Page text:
“The right test for our policies is how they help the most disadvantaged in society, not the rich.”
David Cameron, Built to Last, March 2006
The latest Institute for Fiscal Studies report, showing that the coalition’s welfare cuts will hugely increase poverty, should set alarm bells ringing in Downing Street.
Cameron and George Osborne have chosen, against the judgement of several of their colleagues, to claim that their austerity package is a “progressive” one. Should poverty increase on their watch (as it is now certain, too), they will stand accused of being not only unfair, but insincere.
Without significant changes to its tax and spending plans, there is no prospect of the government meeting its child poverty targets. Indeed, it is likely to preside over the first increase in child poverty in 15 years. According to the IFS forecasts, absolute child poverty will increase by 200,000 in 2012/13 and by 300,000 in 2013/14. As a result, in the words of the IFS, “meeting the legally binding child poverty targets in 2020 would require the biggest fall in relative child poverty after 2013-14 since at least 1961”.
In total, between 2010-2011 and 2013-2014, the coalition’s plans will increase absolute poverty among all children and working-age adults by 900,000 and relative poverty (defined as households with less than 60 per cent of the median income) among the same group by 800,000. Were it not for a general decline in living standards, as earnings fail to keep up with inflation, the rise would be steeper still.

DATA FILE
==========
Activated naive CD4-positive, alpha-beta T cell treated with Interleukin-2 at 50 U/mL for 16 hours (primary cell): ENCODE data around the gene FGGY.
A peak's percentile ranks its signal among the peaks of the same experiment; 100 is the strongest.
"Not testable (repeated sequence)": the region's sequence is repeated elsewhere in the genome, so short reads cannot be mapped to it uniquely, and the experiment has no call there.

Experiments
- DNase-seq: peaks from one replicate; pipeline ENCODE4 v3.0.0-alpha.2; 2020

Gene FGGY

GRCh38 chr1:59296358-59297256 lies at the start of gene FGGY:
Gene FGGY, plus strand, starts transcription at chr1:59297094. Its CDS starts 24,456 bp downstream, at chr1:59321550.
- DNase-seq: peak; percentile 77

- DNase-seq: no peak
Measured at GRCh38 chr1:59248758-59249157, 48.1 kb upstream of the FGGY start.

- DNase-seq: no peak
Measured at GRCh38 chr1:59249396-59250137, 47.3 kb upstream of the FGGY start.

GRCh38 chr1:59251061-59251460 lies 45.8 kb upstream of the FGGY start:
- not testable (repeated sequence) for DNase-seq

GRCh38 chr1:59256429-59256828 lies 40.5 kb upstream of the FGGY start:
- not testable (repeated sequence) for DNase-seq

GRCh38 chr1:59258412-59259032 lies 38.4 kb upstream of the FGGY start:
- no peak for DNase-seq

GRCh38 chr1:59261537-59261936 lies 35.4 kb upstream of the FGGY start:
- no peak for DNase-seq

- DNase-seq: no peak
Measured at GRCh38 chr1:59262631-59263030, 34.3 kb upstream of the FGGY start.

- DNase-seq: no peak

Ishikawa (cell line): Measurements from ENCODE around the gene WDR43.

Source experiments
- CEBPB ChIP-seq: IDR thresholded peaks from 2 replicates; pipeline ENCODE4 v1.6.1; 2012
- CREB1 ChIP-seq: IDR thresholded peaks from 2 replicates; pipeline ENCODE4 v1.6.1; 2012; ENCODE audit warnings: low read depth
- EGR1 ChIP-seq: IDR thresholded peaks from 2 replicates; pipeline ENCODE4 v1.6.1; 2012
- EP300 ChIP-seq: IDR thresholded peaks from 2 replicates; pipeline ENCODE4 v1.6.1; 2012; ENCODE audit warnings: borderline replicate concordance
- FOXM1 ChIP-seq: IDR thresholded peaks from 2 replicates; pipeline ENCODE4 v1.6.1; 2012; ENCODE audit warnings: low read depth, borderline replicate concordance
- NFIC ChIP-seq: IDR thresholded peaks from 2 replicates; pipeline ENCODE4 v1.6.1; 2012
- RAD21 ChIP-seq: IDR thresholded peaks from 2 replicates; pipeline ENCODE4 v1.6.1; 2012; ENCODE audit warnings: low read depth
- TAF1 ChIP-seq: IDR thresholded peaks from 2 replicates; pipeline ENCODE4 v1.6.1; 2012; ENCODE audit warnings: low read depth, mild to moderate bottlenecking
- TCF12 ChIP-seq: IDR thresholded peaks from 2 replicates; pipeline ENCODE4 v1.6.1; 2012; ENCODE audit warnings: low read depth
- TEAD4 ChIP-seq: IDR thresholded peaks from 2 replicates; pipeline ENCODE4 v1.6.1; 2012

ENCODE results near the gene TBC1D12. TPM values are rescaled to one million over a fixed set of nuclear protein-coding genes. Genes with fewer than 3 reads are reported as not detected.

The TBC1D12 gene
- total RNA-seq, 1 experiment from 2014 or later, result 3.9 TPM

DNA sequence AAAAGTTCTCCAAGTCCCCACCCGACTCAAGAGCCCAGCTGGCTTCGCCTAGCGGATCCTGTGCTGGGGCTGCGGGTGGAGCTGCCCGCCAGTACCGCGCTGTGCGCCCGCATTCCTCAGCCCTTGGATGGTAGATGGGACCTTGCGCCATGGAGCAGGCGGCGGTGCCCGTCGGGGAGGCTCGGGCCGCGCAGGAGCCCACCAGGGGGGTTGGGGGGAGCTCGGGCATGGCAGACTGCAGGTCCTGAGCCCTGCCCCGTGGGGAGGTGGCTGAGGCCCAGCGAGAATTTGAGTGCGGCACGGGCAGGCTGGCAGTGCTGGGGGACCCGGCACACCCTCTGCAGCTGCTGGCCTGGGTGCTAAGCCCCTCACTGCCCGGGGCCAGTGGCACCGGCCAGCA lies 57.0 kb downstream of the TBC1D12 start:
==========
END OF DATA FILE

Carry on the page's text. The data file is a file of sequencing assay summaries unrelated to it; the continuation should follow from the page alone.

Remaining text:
The coalition is now under increasing pressure to reject the internationally recognised definition of poverty (see here for a defence of it). Neil O’Brien of Policy Exchange, for instance, argues:
The problem with what the IFS is saying is that the measure they use isn’t an indicator of real poverty; it’s a measure of inequality. It defines “poverty” as being below 60 per cent of the average income.
This is a hangover from the Gordon Brown era. Real poverty isn’t the same as inequality. The IFS’s definition would mean that there are actually more people in poverty in Britain today than there are in Poland.
Many Conservatives would have preferred Cameron and Osborne to mount a Thatcherite defence of regressive economics from the start. But they have gone too far down the “progressive” path to turn back now. A rise in poverty will humiliate the coalition.